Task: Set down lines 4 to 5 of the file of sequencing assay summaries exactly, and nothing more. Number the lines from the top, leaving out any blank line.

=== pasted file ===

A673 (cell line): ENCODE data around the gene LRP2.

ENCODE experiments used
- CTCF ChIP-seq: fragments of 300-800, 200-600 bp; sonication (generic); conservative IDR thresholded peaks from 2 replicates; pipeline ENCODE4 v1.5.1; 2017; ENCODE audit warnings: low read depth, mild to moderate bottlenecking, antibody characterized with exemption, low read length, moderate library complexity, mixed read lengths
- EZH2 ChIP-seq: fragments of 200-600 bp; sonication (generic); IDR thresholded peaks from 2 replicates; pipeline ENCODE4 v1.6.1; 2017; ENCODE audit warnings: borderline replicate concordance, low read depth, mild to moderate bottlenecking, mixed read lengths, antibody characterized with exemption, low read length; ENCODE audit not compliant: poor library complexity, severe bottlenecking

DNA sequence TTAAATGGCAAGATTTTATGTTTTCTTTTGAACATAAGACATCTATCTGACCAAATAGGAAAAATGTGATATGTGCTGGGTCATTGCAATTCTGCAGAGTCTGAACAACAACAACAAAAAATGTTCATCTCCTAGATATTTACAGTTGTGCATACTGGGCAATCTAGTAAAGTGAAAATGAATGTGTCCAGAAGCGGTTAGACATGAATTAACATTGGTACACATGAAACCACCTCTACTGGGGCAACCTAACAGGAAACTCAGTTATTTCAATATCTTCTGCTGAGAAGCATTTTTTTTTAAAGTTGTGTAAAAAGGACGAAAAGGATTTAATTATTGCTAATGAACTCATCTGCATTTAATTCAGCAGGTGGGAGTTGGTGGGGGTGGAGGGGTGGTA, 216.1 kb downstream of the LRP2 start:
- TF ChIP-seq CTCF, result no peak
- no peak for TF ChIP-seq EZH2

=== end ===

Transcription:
- EZH2 ChIP-seq: fragments of 200-600 bp; sonication (generic); IDR thresholded peaks from 2 replicates; pipeline ENCODE4 v1.6.1; 2017; ENCODE audit warnings: borderline replicate concordance, low read depth, mild to moderate bottlenecking, mixed read lengths, antibody characterized with exemption, low read length; ENCODE audit not compliant: poor library complexity, severe bottlenecking

DNA sequence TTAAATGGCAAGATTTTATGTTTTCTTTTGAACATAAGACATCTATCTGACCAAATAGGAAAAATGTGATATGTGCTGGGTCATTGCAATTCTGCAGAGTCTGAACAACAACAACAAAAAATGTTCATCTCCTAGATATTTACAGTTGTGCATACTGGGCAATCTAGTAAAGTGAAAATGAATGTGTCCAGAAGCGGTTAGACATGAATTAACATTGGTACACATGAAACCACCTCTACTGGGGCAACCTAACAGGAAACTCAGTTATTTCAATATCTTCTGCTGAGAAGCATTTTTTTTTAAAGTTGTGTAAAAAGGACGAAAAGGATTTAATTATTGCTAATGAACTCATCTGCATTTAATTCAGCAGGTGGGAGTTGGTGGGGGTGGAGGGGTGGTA, 216.1 kb downstream of the LRP2 start: